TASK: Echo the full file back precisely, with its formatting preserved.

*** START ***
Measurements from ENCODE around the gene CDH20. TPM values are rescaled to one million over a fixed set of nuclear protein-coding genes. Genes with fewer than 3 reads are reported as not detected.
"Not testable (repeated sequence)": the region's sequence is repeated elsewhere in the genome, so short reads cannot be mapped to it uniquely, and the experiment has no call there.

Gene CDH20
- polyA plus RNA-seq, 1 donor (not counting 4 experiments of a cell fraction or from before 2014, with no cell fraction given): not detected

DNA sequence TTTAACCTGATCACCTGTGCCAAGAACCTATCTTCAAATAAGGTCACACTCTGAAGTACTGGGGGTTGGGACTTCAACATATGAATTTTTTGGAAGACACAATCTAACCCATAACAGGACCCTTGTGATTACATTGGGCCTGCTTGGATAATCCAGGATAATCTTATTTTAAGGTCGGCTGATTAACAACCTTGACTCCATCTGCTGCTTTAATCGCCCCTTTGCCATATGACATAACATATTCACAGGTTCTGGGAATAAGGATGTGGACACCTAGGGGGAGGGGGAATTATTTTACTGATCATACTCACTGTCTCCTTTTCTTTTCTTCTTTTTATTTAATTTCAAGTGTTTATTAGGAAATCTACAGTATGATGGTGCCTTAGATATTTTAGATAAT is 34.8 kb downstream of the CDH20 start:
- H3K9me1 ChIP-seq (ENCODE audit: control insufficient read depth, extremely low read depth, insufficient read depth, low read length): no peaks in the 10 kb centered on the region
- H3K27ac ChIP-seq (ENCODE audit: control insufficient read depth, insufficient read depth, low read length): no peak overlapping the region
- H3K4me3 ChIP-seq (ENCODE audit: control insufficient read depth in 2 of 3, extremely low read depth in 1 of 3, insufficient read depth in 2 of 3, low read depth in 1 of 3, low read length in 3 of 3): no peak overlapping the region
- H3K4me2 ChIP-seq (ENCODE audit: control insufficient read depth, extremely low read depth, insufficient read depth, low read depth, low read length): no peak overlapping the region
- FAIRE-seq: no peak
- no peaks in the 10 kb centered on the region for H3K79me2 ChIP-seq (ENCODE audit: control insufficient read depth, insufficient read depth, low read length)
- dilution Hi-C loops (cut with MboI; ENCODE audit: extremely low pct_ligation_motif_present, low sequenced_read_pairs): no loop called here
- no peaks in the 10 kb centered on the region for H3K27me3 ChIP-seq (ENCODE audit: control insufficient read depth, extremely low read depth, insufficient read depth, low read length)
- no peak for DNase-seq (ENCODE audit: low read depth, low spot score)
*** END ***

Measurements from ENCODE around the gene CDH20. TPM values are rescaled to one million over a fixed set of nuclear protein-coding genes. Genes with fewer than 3 reads are reported as not detected.
"Not testable (repeated sequence)": the region's sequence is repeated elsewhere in the genome, so short reads cannot be mapped to it uniquely, and the experiment has no call there.

Gene CDH20
- polyA plus RNA-seq, 1 donor (not counting 4 experiments of a cell fraction or from before 2014, with no cell fraction given): not detected

DNA sequence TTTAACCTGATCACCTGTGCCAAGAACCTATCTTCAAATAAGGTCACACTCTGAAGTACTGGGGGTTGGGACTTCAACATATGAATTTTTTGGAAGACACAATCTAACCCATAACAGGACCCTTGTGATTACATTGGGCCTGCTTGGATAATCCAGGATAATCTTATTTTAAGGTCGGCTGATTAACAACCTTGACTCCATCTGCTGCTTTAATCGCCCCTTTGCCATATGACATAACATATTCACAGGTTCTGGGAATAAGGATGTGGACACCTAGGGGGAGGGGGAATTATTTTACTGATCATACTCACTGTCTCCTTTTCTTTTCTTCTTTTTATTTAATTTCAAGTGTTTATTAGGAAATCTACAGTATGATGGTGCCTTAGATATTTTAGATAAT is 34.8 kb downstream of the CDH20 start:
- H3K9me1 ChIP-seq (ENCODE audit: control insufficient read depth, extremely low read depth, insufficient read depth, low read length): no peaks in the 10 kb centered on the region
- H3K27ac ChIP-seq (ENCODE audit: control insufficient read depth, insufficient read depth, low read length): no peak overlapping the region
- H3K4me3 ChIP-seq (ENCODE audit: control insufficient read depth in 2 of 3, extremely low read depth in 1 of 3, insufficient read depth in 2 of 3, low read depth in 1 of 3, low read length in 3 of 3): no peak overlapping the region
- H3K4me2 ChIP-seq (ENCODE audit: control insufficient read depth, extremely low read depth, insufficient read depth, low read depth, low read length): no peak overlapping the region
- FAIRE-seq: no peak
- no peaks in the 10 kb centered on the region for H3K79me2 ChIP-seq (ENCODE audit: control insufficient read depth, insufficient read depth, low read length)
- dilution Hi-C loops (cut with MboI; ENCODE audit: extremely low pct_ligation_motif_present, low sequenced_read_pairs): no loop called here
- no peaks in the 10 kb centered on the region for H3K27me3 ChIP-seq (ENCODE audit: control insufficient read depth, extremely low read depth, insufficient read depth, low read length)
- no peak for DNase-seq (ENCODE audit: low read depth, low spot score)